Many current development environments seek to save the programmer from spending heavy engineering time on a database, particularly in the early stages of a project where requirements can change. The database is relegated to a simple data store with ACID compliance. Frameworks like Rails will even generate a database schema from programming data structures.
If one goes with an intelligent design for the database, one cannot use agile programming methodologies to design the database. Instead the database requires some real engineering in its own right. This takes some time and effort in its own right and can slow down development compared to ORM-based code generators such as we see in Rails.
Such engineering requires taking a clear look at what data is expected to be collected, what internal structure it has, designing the database storage first and foremost around that analysis,and then building an API based on how it will be used. For simple schema development this doesn't take a long time but the complexity does grow with the data collected.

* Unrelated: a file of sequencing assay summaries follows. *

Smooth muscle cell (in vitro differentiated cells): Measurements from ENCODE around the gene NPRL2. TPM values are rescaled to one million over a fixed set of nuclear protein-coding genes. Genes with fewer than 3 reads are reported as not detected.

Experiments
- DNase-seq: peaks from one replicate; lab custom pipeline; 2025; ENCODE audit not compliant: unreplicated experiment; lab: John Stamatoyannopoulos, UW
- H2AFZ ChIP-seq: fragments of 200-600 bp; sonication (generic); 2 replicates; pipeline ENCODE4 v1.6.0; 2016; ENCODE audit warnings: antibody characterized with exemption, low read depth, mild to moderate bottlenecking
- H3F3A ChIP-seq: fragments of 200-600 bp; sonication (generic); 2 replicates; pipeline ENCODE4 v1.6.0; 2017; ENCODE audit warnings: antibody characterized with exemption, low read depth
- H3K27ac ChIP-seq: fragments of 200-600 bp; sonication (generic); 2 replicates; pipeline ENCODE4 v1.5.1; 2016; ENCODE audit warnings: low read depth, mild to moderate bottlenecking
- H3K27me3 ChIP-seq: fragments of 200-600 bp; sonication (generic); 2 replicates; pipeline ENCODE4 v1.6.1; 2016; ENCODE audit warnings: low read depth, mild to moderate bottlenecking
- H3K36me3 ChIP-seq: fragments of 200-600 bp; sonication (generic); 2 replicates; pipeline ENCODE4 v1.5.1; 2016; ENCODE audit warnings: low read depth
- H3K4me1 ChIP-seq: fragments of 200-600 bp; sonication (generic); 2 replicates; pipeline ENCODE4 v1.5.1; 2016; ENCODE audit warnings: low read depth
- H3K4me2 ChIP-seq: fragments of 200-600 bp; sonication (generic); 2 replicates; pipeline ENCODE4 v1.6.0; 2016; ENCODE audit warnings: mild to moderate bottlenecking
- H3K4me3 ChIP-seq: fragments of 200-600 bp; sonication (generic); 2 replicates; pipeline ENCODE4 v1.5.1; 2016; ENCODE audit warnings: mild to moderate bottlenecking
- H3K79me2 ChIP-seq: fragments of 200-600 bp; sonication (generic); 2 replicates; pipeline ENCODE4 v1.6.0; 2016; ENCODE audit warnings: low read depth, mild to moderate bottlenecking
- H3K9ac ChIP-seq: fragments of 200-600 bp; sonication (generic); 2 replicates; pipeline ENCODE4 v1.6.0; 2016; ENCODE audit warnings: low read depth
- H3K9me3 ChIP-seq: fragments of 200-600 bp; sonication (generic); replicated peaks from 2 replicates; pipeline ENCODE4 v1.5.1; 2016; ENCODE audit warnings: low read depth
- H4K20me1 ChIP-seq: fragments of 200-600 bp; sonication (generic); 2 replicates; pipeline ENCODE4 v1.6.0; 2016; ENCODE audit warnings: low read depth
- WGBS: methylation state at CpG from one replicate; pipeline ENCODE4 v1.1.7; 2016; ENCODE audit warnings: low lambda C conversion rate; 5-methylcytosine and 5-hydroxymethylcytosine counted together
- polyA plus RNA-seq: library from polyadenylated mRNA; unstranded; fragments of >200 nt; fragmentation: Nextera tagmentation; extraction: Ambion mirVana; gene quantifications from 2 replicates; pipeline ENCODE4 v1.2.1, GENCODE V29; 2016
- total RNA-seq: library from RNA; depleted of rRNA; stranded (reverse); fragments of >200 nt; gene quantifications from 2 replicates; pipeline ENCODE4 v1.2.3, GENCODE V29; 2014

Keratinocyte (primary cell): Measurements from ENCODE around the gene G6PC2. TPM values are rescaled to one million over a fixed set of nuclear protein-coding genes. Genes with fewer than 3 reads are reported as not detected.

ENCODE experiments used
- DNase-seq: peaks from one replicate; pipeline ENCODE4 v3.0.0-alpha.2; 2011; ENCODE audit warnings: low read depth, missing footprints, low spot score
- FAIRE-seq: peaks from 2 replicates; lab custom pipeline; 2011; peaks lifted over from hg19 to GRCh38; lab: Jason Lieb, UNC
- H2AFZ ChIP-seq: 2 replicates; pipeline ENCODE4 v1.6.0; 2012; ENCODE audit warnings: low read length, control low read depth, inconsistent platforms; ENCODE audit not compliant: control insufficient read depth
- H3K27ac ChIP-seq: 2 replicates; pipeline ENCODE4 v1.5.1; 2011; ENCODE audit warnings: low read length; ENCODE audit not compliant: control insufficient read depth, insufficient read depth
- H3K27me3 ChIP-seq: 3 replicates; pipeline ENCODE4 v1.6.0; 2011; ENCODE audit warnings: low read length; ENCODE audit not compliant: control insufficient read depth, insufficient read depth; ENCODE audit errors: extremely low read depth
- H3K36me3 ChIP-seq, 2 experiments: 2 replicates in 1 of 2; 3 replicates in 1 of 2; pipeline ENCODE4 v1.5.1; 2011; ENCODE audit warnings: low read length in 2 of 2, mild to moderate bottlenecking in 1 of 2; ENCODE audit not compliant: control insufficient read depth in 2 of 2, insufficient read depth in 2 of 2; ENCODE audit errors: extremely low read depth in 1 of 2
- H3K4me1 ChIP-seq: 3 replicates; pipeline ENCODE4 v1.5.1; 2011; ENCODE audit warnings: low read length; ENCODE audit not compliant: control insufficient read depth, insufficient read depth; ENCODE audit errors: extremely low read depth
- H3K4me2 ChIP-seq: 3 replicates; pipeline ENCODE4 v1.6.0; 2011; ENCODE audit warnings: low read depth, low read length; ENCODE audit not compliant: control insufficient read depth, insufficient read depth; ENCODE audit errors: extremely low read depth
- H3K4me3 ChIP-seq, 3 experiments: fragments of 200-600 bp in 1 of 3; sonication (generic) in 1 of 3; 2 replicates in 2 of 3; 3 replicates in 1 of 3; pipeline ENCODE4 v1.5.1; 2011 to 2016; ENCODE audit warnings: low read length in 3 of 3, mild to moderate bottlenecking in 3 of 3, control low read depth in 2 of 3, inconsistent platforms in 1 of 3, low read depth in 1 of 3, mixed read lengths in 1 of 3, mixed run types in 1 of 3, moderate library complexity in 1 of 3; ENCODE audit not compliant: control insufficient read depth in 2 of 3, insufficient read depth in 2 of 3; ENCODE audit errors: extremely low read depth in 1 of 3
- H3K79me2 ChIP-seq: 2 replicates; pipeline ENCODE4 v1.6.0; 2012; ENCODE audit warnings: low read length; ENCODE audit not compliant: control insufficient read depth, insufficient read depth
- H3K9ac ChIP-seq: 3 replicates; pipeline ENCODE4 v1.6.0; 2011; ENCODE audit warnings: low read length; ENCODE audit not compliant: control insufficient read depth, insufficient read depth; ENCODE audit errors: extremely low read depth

In the LedgerSMB project this is not the end of the world since we are re-engineering the database incrementally and so each major branch includes at least a few areas where old db structures have been pulled out and new, better engineered ones added. These areas then have an API and the application generally hits the API not the relations. Old code areas may hit the API or the relations.
Other projects may find that this adds significant development time beyond what is reasonable, but these must still be weighed against the benefits below.
What benefits do Intelligent Databases Provide?
Intelligent databases offer a number of specific benefits that LedgerSMB tries to capitalize on. The fact that these designs better match database theory is not enough. tangible benefits were required for us to reach this decision.